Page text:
So we know that eye contact is a trait of higher level players. Can you super charge your eye contact with coaches to improve your relationship with them?

Check out this quote from Donald Trump’s “The Art of the Deal” on the toughest teacher in his school:

What I did, basically, was to convey that I respected his authority, but that he didn’t intimidate me. It was a delicate balance. Like so many strong guys, Dobias had a tendency to go for the jugular if he smelled weakness. On the other hand, if he sensed strength but you didn’t try to undermine him, he treated you like a man. From the time I figured that out – and it was more an instinct than a conscious thought – we got along great.

What is going on here? Donald massaged his teacher’s ego, while demonstrating strength. This is a tough thing for you to do as a young hockey player, but there is one way to do that…without saying anything at all: become a master of eye contact.

I once had a coach who said he could tell if players were ready by looking at their “eyeballs”. Likewise, I can tell when a player is confident by looking at their “eyeballs” – or at least I assume that I can tell when a player is confident, which is just as valid if I’m going to make a decision based on that fact. When I think a player is confident, I am more likely to play them. Simple as that. My coach who studied “eyeballs” said the same thing. So now does it make sense for you to work on your eye contact? What if you could convey even more confidence by tweaking and improving your eye contact? What would that do for your ice time? What would that do over the long run for your career?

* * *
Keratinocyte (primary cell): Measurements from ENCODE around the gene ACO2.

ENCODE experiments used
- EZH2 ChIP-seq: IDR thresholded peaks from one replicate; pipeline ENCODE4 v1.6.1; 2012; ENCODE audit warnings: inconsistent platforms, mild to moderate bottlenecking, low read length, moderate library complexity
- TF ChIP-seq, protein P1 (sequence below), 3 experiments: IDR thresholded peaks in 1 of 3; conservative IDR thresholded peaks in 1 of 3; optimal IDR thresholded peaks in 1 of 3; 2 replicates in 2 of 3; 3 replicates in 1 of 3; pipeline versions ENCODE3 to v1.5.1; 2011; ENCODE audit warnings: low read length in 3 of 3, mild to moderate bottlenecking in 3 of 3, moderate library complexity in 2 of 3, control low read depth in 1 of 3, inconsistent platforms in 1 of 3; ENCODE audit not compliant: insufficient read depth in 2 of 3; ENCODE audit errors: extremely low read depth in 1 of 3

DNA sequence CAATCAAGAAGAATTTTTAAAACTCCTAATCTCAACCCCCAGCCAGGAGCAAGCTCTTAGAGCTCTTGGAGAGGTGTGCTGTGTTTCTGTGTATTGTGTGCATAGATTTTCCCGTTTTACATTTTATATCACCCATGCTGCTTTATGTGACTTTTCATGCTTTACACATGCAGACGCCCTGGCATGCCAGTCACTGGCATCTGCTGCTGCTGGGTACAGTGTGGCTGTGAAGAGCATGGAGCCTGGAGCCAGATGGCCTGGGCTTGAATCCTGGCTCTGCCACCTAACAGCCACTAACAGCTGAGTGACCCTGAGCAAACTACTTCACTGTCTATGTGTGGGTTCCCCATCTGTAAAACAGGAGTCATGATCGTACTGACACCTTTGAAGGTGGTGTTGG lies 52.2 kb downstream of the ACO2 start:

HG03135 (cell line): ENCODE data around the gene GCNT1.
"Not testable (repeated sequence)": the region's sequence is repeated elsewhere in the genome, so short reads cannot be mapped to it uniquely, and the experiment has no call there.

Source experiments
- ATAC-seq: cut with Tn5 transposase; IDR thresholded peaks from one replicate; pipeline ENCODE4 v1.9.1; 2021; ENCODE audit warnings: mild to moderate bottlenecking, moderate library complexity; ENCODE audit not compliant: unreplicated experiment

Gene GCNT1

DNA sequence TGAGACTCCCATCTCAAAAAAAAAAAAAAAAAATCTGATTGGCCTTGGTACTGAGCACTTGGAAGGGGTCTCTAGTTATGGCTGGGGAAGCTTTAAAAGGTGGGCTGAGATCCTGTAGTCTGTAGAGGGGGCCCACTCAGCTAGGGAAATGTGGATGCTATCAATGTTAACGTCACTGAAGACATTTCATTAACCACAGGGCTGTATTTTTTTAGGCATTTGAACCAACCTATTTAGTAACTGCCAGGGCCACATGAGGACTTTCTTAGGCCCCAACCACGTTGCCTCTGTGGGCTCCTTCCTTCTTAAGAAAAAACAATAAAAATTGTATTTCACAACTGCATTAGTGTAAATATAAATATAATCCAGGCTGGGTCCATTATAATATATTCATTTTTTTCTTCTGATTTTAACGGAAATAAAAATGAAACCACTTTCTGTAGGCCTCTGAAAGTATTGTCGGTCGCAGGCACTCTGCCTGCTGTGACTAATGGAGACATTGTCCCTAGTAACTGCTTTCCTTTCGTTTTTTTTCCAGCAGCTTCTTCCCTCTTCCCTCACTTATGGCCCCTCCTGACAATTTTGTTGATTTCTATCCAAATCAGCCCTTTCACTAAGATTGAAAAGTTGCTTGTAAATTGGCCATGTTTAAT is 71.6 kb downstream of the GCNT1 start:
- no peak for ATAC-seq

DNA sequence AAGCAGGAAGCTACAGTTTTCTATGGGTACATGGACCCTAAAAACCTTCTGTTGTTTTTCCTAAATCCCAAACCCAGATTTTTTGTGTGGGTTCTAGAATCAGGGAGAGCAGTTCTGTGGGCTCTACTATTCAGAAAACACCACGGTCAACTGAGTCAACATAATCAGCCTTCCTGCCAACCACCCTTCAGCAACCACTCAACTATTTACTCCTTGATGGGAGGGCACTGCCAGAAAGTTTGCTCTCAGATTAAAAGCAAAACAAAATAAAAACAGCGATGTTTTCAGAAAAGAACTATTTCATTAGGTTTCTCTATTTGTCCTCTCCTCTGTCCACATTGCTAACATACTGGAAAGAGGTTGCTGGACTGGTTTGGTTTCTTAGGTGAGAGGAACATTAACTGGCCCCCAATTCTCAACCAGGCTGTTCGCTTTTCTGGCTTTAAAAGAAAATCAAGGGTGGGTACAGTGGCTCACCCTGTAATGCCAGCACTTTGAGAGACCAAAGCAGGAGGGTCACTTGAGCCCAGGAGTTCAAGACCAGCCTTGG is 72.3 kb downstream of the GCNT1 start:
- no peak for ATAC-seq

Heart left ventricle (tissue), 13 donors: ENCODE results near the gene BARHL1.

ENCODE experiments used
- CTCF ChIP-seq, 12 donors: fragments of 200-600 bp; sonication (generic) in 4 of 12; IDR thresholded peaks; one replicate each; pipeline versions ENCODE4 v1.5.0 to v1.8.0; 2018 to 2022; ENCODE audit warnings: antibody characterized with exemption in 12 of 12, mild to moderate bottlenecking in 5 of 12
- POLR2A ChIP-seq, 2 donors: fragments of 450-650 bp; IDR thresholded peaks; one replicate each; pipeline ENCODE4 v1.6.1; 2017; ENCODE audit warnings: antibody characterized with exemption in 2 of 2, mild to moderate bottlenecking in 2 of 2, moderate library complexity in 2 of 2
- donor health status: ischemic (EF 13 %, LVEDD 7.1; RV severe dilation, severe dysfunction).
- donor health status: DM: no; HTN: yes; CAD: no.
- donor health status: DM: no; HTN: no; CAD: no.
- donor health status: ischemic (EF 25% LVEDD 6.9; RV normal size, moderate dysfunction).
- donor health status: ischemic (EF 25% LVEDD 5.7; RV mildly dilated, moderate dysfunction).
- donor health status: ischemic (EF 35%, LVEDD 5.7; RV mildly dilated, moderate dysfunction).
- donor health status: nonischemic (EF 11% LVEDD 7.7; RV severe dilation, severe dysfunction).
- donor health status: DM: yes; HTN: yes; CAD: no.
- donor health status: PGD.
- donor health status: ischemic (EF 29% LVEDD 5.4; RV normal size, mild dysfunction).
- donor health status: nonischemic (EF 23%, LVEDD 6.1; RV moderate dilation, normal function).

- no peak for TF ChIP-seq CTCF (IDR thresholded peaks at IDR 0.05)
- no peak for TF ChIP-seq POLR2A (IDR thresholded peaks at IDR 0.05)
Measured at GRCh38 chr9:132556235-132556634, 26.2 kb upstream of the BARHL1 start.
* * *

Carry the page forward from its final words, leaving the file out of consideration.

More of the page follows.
Here is an article on learning to generate eye contact so strong and powerful that it is deemed the Reality Distortion Field.

Image from Huffington Post

Master of the Reality Distortion Field: Steve Jobs- Image from Huffington Post

Central to the article is: #1 awareness of eye contact and #2 practicing it.

For parents too:

I do not purposefully play favourites. I am not purposefully vindictive to players because their parents were douchebags to me. But I’ll also tell you that this equation does NOT play in my head: that parent let me know they’re pissed off at me=I’m going to play their kid more.